By Ira Wallace Southern Exposure Seed Exchange & author of Grow Great Vegetables in Virginia
By mid-February you should finish planning your garden and start planting in flats. Lots of gardeners are turning to the new online Garden Planner tools to help with getting their initial plan finalized, adding in succession plantings, figuring out how many seeds to buy and making sure the crucial summer plantings for a successful fall and winter harvest happen on time. Many of these tools including our Southern Exposure Garden Planner will send you a reminder of what needs to be planted every other week. Most of the planners have a free trial so if you are even a little bit comfortable with online tools check out a few and give one a try. I’ll guarantee you’ll think gardening just got easier.
However you make you plan and figure out which seeds you need do it early in the month check to make sure you have all your seeds ordered and ready to start your earliest plantings. Indoors or in a cold frame, start some lettuce, parsley, early cabbage and broccoli. Finish sowing any remaining onions from seed and hot peppers like Habanero by the first weeks of February because they are very slow growing until the days get longer and the temperatures warmer.
Start more broccoli, cauliflower, cabbage, celery, Chinese greens, and lettuce in flats. By the middle of February you can start sweet bell peppers and eggplant seeds. Later in the month start your first tomato seedlings. Although I have to admit I always start a few cherry tomatoes or other extra early tomato seedlings by mid-February, If you do this be prepared to move them up to an 8” or 10” pot before it is warm enough to put them outside. A cold tolerant Russian variety or an extra early variety like Glacier or Stupice works well if you just can’t wait. I am lucky to have a greenhouse for my early planting madness. If you don’t have a greenhouse I suggest growing your earliest seedling under florescent lights. Hang the lights on chains so you can move the lights up as the seedlings grow. Keep your lights just a few inches above the plants for sturdy little seedlings.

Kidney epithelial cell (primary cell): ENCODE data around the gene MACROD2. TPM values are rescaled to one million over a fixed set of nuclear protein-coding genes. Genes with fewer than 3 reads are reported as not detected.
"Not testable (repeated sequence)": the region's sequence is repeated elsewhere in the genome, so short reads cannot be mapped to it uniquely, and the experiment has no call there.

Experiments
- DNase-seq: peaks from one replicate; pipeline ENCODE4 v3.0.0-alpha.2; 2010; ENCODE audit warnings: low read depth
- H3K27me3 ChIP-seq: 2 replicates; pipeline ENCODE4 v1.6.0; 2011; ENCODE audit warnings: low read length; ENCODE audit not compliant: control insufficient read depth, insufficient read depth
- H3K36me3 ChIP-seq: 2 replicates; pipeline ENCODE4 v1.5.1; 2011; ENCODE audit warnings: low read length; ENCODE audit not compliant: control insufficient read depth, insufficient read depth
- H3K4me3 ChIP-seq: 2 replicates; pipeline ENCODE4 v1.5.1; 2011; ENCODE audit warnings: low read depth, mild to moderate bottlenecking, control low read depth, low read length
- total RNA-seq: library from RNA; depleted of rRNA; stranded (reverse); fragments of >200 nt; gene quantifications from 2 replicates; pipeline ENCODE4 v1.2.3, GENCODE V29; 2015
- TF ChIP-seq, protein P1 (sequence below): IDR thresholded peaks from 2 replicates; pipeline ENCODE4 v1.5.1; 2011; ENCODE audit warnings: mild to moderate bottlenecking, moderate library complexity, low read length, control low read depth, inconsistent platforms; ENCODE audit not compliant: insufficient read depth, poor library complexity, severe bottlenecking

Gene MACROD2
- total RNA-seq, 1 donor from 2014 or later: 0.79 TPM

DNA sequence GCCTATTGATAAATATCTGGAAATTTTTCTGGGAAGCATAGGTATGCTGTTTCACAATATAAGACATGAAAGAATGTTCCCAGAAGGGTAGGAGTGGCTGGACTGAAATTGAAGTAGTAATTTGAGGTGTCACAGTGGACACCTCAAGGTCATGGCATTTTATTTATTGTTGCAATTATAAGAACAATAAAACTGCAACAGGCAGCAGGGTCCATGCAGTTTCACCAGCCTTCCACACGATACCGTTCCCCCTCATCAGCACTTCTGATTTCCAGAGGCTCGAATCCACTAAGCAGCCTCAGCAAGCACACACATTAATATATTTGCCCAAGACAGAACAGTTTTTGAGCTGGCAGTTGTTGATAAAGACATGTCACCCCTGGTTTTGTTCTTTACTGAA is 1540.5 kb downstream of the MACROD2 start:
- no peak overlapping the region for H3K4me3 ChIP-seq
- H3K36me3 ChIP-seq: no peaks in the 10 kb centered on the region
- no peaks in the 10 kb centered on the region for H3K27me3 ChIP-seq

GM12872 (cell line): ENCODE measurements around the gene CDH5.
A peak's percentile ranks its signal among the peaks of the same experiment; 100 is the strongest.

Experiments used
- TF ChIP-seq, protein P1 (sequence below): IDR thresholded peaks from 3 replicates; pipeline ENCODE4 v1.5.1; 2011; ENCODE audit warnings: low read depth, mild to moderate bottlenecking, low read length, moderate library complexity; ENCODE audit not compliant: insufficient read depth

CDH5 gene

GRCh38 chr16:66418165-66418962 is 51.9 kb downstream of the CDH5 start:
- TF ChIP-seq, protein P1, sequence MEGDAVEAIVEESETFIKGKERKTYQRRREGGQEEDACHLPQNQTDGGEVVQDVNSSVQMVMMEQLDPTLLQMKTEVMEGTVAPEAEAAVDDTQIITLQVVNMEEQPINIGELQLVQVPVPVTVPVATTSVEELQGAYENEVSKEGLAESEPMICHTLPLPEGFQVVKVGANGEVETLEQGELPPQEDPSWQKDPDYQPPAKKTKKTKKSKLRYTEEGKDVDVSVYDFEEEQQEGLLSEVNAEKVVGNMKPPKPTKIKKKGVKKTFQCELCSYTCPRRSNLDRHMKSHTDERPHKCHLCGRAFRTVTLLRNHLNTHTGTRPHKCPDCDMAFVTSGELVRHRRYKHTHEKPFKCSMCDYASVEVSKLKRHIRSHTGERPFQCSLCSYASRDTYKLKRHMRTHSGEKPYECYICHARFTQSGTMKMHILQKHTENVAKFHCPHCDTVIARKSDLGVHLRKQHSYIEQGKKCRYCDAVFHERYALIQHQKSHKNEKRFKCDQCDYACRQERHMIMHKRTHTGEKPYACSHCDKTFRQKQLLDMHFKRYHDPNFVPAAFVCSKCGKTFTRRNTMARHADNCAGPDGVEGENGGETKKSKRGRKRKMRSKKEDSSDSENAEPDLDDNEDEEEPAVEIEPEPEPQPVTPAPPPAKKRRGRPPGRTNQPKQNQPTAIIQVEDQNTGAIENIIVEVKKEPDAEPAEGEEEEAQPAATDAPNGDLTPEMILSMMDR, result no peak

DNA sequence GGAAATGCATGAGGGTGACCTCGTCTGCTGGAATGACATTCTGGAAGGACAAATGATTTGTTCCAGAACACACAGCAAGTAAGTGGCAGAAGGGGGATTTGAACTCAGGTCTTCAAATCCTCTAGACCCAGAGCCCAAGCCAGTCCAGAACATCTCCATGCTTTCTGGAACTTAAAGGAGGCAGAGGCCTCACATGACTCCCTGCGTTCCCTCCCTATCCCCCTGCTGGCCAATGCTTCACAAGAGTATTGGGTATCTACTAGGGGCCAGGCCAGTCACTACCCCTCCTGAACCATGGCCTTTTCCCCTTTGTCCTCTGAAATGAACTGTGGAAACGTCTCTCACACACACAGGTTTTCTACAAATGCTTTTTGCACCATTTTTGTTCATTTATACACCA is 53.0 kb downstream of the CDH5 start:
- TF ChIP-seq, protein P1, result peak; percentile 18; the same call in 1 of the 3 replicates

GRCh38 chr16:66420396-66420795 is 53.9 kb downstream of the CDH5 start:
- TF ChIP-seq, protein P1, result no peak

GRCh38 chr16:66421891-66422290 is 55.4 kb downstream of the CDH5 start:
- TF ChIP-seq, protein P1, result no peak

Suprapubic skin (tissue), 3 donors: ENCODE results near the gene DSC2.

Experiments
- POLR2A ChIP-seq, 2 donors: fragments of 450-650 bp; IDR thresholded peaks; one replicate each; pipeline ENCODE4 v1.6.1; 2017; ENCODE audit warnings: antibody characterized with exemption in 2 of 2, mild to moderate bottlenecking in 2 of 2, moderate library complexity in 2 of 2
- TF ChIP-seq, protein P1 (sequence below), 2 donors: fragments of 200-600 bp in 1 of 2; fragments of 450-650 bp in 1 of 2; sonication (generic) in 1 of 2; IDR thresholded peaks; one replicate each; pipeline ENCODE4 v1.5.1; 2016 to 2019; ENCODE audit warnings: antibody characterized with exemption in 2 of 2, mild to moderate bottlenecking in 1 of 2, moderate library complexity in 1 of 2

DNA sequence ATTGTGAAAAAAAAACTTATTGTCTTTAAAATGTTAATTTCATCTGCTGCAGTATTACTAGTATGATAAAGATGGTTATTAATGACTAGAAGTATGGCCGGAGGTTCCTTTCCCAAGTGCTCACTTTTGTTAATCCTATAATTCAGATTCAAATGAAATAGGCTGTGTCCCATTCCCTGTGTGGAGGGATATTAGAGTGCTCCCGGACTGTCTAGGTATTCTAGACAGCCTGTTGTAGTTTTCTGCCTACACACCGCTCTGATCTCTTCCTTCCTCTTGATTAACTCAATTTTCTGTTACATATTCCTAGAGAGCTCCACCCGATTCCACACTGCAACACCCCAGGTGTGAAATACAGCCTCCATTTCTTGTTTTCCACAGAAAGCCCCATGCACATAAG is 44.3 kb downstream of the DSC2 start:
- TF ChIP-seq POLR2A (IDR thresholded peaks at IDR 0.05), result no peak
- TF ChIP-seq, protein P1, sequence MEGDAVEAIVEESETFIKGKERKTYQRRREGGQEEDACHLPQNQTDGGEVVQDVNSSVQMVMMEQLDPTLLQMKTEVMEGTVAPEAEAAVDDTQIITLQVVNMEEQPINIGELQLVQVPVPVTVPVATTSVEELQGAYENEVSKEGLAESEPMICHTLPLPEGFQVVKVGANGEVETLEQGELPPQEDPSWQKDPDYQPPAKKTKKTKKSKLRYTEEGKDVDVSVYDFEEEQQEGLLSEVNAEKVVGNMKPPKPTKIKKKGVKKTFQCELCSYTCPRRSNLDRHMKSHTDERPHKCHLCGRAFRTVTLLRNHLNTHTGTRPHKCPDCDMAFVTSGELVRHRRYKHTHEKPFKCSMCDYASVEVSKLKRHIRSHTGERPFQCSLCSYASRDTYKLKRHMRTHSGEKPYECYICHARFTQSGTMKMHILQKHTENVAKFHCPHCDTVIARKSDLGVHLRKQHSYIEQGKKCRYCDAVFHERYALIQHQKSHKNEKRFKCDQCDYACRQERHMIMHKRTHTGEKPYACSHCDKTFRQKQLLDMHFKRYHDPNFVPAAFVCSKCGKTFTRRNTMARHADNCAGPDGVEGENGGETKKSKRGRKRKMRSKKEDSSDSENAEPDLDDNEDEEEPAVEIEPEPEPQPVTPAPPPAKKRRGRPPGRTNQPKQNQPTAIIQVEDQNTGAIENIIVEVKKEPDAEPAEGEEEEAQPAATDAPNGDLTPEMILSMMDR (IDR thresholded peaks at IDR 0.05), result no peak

If you prepared some beds last fall and covered them with mulch, landscape fabric or cardboard getting an early start on spring planting will be easy. Keep an eye on the weather forecast and the moisture content of your soil. The first warm day when the soil in your garden is dry enough for a handful that you squeeze tightly to easily crumble when thrown on the ground get out and prepare a couple of beds for planting.
We like pre-sprouting spinach, pea, carrot, and beet seeds on paper towels in a warm place for our extra early plantings in the spring. Sow them out under Reemay as soon as they send out their 1st little roots. As soon as the weather warms up a little switch to direct sowing these seeds and add cool other weather greens, Bok Choi, Lettuce, Mizuna, Mustard and early lettuce varieties. February is a great time to start growing your own baby green mix. Cold Frames and polyester floating row cover can really speed up the early regrowth of wintered over greens or the growth of early spring greens and roots.
Whenever the weather is still nice enough to enjoy being outside finish weeding your perennials and give them compost, if not done in fall, including strawberries and grapes.